Because they don't have to. At least within the US, university web sites generally fall under the "safe harbor" provisions of the Digital Millennium Copyright Act, which requires copyright holder to request removal of the specific items to which they claim copyright.

Because the publishers don't care. Scary legal language notwithstanding, academic publishers in many fields have zero interest in pursuing legal action against individual researchers for posting copies of their own papers in violation of copyright transfer agreements. (I have heard this said specifically about ACM, IEEE, SIAM, and Springer, by people with connections inside each of those organizations.)

Because it's not in their best interest. Both universities and the public benefit materially from the public availability of research by their faculty, students, postdocs, and other researchers. Universities have no incentive—aside from a potential legal threat that they know will never materialize—to proactively censor that research. Many universities, and more recently many governments, have adopted open-access policies that either encourage or require their members to amend publication agreements and make their work publicly available.

Because researchers would revolt. Even if academic publishers started sending DMCA notices to universities, and even if universities required their members to take down copies of their papers, in violation of research community expectations, the people whose research is being censored would simply take their business elsewhere. Those publishers would receive fewer papers, and those universities would receive fewer graduate school and faculty applicants.

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    At least for SIAM, the copyright transfer agreement explicitly allows authors to post the final, camera-ready proof to the author's personal website (but not other public repositories). – Jeff May 26 '18 at 22:57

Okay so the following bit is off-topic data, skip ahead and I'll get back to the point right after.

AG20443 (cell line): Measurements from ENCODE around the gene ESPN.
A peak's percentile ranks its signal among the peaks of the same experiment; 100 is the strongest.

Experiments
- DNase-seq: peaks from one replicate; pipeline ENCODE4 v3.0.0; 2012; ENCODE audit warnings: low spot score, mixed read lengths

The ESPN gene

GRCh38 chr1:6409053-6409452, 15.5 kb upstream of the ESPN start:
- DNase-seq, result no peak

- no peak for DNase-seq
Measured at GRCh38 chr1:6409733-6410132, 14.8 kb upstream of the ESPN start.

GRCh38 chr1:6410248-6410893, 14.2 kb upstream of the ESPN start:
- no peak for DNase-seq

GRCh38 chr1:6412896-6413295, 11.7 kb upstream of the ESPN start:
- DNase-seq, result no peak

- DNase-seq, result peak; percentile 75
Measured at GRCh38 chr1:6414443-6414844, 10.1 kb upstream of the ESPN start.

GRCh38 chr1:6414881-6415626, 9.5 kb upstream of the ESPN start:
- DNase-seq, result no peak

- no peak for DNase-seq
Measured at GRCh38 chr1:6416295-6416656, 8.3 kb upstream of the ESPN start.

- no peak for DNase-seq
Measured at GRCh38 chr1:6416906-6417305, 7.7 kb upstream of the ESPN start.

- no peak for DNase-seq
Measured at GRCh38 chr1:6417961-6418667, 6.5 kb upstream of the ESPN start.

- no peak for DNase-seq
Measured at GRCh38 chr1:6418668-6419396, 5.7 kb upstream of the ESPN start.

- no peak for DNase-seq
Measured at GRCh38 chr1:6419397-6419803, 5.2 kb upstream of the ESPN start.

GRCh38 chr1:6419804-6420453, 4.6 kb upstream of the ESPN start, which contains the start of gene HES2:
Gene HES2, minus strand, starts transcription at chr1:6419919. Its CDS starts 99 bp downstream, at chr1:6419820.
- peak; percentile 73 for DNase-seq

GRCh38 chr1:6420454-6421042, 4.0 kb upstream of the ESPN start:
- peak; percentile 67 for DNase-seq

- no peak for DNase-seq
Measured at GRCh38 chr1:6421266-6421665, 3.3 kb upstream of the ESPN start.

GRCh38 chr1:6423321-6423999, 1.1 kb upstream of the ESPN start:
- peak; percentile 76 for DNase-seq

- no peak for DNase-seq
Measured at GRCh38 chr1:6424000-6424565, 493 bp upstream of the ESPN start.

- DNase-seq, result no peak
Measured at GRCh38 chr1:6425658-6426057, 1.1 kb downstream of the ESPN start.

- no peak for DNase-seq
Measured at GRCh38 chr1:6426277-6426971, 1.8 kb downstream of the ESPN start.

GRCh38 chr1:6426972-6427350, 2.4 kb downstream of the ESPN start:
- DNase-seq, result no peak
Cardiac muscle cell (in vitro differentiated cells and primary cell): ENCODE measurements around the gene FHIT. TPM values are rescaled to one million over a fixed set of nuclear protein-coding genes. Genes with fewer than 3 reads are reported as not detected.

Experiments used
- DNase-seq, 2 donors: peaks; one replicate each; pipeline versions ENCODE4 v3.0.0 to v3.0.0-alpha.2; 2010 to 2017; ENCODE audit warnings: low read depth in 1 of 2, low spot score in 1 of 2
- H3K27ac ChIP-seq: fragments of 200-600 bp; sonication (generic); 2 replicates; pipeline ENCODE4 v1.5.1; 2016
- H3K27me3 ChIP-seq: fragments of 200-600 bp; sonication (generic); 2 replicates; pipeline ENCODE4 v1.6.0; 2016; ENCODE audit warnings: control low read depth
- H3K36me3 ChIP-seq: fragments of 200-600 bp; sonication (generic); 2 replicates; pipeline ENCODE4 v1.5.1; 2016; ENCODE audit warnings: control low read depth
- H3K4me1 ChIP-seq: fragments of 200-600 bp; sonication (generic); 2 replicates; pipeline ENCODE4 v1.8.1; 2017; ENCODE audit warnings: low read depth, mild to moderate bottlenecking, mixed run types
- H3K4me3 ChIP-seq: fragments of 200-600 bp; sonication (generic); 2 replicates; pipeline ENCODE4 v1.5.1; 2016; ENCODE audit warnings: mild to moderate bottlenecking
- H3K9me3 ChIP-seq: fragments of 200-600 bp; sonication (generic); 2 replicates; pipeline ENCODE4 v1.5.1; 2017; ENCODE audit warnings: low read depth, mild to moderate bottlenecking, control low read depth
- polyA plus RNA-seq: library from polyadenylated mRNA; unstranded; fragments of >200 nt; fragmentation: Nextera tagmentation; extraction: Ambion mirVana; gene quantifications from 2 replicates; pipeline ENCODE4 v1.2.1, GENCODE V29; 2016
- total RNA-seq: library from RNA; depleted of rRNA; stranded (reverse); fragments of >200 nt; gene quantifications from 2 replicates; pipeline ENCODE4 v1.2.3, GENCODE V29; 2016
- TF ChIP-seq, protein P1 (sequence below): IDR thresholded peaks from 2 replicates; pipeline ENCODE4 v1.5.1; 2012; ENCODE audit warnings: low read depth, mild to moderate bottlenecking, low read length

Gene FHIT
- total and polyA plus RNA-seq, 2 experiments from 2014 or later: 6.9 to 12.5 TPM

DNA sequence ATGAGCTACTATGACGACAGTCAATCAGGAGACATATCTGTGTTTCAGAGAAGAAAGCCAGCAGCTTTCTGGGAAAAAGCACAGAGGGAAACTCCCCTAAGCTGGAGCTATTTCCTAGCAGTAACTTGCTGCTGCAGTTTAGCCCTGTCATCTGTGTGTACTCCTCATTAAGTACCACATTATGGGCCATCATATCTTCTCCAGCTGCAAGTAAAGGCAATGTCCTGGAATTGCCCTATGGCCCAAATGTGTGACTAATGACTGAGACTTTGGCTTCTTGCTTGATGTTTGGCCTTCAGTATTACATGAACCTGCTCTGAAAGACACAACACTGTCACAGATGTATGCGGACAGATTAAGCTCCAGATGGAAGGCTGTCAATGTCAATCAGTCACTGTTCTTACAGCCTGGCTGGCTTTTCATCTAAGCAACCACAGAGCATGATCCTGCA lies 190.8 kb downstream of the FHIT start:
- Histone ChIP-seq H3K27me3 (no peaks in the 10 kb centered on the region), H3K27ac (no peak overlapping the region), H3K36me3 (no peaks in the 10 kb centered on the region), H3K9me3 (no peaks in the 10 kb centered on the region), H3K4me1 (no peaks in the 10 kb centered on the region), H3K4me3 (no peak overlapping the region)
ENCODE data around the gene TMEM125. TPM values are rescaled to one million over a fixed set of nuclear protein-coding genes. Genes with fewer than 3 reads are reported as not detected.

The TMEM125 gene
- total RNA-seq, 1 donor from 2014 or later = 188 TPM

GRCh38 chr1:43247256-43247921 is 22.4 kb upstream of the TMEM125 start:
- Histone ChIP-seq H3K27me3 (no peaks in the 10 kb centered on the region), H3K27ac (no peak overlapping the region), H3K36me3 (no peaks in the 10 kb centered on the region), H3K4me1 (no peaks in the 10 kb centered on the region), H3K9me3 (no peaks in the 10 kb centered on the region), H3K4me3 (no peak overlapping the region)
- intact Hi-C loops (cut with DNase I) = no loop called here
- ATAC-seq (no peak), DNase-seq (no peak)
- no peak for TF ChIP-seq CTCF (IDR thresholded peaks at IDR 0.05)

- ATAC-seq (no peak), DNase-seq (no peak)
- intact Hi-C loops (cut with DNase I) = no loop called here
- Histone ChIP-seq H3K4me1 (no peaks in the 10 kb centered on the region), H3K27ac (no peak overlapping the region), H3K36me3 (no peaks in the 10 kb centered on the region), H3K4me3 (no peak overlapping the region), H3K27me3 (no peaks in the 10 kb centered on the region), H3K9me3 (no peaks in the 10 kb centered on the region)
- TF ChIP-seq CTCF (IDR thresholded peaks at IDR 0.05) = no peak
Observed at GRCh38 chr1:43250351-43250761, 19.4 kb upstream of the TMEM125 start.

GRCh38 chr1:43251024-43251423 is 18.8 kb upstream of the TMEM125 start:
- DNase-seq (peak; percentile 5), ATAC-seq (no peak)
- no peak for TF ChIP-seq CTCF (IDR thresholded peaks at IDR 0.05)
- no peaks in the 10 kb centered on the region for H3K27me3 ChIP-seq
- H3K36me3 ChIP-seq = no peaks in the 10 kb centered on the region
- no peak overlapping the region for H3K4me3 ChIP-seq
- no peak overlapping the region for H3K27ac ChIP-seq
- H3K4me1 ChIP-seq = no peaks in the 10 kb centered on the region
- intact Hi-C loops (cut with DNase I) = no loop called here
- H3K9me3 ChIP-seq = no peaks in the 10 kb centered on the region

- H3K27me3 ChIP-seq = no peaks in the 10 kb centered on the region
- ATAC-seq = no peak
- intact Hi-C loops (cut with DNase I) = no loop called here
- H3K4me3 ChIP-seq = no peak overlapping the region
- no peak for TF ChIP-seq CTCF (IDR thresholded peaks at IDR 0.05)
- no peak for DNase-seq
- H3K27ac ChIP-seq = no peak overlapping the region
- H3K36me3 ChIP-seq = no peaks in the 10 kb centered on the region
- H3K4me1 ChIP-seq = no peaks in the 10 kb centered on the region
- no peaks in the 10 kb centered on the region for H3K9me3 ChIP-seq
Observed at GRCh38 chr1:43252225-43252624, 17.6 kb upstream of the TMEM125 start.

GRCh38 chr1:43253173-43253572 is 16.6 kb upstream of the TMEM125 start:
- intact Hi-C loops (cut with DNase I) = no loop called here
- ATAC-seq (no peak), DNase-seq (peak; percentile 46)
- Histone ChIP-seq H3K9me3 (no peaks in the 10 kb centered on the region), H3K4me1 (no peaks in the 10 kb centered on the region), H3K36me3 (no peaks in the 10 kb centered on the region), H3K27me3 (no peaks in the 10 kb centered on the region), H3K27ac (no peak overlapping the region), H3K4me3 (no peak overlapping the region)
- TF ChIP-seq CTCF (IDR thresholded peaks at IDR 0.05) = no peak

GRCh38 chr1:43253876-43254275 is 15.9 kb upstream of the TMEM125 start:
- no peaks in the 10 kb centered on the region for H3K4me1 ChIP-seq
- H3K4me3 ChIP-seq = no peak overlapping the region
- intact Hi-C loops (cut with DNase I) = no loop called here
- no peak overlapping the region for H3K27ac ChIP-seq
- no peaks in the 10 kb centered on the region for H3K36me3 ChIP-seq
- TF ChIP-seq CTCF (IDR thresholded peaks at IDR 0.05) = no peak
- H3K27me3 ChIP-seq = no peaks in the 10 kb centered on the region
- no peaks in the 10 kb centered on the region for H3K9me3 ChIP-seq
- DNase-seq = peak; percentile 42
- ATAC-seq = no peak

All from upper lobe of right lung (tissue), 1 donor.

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Are you sure those "lots of professors" you're talking about are infringing copyright holder's right? Because of the way you put it, your "question" sounded to me as if you were claiming that posting your own paper on your personal website was always copyright infringement no matter what, which is not true.

For example, here's an excerpt from Terms and conditions associated with the American Physical Society Transfer of Copyright Agreement:

The author(s)... ...shall have the following rights (the “Author Rights”):

...

*3. The right to use all or part of the Article, including the APS-prepared version without revision or modification, on the author(s)’ web home page or employer’s website and to make copies of all or part of the Article, including the APS-prepared version without revision or modification, for the author(s)’ and/or the employer’s use for educational or research purposes.

So, you can upload the final, published version of your paper published in, say, Physical Review Letters on your personal website. It's perfectly legal from any perspective.